Releasing today from HBO Canada on Blu-ray and DVD is the penultimate season of the bloody and sexy vampire series, True Blood, based on the Sookie Stackhouse novels by Charlaine Harris.
I fell out of the series about a quarter of the way through the third season, briefly after the introduction of a character, who in season 6, is one of my favorites… Jessica (Deborah Ann Woll).
I thought it would be an interesting exercise to have a look at the series after having been away from it for so long, and HBO was willing to oblige, by sending along a copy of Season 6 to review.
I wasn’t sure I could get back into the series, but I definitely didn’t hate it. This was an interesting season to come in to, and it also saw me smiling curiously at some of the changes that have been wrought on the characters since I last saw them.
The biggest change is the whole fairy thing. When did that happen? Apparently though, that explains Sookie’s (Anna Paquin) psychic ability… she’s a fairy.
The season itself has some strong themes running through all of it, dealing with the concepts of family and prejudice (but hey, we don’t talk about religion here). It also sees a visit on the idea of internment camps, experimentation, and extermination… bringing the series to the edge of a vampire holocaust.
Vampire Bill (Stephen Moyer) is a bit of a wild card this season as he has imbibed the blood of the vampire god Lilith (Jessica Clark), so you’re not quite sure where his allegiances truly lay.
Eric (Alexander Skarsgard) is still the brooding vampire, who seems to be a fan favorite, and gets to dance the line between bad-ass and romantic lead.
I was happily surprised to Rutger Hauer join the cast this season, but also saddened that he was extremely under-used.
The cast of characters continues to expand, though Sookie, Bill, Eric and the shifter Sam (Sam Trammell) are still at the series heart, and the series writers continue to incorporate the world Charlaine Harris has created while giving it their own spin.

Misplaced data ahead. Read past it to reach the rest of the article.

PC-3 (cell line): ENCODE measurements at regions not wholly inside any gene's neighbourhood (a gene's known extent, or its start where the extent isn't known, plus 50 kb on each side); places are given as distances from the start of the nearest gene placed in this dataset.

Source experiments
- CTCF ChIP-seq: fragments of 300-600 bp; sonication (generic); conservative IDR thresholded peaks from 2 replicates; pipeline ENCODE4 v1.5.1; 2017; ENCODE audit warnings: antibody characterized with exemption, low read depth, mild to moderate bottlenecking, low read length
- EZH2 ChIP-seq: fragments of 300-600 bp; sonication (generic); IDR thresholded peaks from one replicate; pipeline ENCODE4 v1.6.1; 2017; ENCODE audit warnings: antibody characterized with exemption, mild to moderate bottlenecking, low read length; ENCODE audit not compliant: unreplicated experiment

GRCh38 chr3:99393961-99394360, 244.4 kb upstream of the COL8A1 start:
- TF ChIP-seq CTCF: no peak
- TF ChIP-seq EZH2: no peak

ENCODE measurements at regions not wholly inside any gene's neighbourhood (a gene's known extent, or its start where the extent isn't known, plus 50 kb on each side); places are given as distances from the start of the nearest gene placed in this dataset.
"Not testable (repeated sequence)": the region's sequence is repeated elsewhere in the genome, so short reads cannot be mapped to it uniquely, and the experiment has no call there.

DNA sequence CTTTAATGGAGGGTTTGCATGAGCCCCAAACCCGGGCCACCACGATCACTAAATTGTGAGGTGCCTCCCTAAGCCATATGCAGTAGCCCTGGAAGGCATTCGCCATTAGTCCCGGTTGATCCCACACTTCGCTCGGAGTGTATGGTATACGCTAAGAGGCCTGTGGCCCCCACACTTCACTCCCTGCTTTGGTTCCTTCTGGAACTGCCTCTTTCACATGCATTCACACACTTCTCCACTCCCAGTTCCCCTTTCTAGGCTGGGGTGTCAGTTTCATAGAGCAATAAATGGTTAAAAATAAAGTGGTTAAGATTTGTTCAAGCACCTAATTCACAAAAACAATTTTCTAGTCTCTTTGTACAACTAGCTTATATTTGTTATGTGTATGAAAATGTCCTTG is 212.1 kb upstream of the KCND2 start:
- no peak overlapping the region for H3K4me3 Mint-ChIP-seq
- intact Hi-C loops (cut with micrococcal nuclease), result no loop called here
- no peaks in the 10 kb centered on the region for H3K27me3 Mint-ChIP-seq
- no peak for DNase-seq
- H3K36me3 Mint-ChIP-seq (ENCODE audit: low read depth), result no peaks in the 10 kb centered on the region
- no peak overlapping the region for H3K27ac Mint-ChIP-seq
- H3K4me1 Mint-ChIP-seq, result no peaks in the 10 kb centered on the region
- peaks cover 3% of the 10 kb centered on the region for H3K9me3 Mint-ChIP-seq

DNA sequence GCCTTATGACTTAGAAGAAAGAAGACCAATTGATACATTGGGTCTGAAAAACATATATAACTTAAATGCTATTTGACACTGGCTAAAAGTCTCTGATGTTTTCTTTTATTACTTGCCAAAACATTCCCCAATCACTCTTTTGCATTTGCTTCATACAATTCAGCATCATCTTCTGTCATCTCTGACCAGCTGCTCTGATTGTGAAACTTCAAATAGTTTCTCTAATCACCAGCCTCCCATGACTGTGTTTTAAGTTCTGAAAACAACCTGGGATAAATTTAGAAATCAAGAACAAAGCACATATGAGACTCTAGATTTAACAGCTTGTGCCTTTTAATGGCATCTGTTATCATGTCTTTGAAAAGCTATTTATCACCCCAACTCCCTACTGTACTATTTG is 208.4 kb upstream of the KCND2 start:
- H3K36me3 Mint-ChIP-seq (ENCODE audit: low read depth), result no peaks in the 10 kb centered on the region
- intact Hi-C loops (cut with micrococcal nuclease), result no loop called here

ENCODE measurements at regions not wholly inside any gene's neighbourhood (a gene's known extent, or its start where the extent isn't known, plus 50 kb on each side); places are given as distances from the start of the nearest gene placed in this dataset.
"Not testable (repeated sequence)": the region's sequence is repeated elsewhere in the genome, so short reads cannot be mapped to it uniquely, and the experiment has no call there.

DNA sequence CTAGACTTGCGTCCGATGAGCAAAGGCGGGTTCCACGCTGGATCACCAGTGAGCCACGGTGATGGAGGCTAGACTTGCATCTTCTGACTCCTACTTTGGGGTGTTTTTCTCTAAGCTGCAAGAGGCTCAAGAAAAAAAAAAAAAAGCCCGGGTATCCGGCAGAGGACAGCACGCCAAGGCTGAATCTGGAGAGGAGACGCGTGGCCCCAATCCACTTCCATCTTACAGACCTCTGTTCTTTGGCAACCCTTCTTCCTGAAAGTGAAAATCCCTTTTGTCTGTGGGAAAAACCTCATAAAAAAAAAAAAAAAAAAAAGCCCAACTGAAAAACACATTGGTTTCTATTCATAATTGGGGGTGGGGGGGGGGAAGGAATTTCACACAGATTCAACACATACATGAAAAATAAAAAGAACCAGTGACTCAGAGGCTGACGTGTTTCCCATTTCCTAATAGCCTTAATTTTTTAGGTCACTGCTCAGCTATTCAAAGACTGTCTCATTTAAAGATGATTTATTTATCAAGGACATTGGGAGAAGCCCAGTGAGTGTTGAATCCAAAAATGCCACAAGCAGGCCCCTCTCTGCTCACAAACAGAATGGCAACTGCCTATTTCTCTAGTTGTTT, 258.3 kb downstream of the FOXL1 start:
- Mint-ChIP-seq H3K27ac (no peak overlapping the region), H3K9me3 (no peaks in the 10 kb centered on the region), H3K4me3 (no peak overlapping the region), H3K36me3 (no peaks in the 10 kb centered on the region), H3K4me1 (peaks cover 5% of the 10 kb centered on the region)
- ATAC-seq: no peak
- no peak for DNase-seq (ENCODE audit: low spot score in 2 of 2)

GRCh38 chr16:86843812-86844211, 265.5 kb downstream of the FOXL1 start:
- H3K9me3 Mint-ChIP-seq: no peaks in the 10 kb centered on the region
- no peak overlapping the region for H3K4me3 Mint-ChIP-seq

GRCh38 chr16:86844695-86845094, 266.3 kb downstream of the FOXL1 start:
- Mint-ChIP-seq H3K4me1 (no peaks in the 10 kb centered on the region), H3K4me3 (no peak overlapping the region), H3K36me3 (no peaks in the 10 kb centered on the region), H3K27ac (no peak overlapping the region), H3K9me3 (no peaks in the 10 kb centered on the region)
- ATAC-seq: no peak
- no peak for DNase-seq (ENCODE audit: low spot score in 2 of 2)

I love the political storyline weaving through it, as the vampires, and by extension, the other supernatural beings, are a hot button topic for any public official, and it was fun to see Arliss Howard in the role of Governor.
The melodrama is a curious mix, and requires a huge buy-in on the viewer’s part. I don’t recommend jumping in at this point in the series, start at the beginning. But of course, fans who know what they are getting into, will lap it up like vampires draining their victims down to the True Death.
That being said, the blu-ray set looks great, and will be a welcome addition on the shelf of any True Blood fan, it has a number of extras, which always delight me to no end, including recaps, previews, peeks inside the episodes, as well as audio commentaries that illustrate how the show comes together.
HBO always does nice work on their collections, and this one is no different; there’s access to a digital copy, so you can watch it on a tablet, and of course both the picture and the sound on the blu-ray is top-notch. As I’ve said before, they continue to set the standard of what collectors expect and want on their season releases.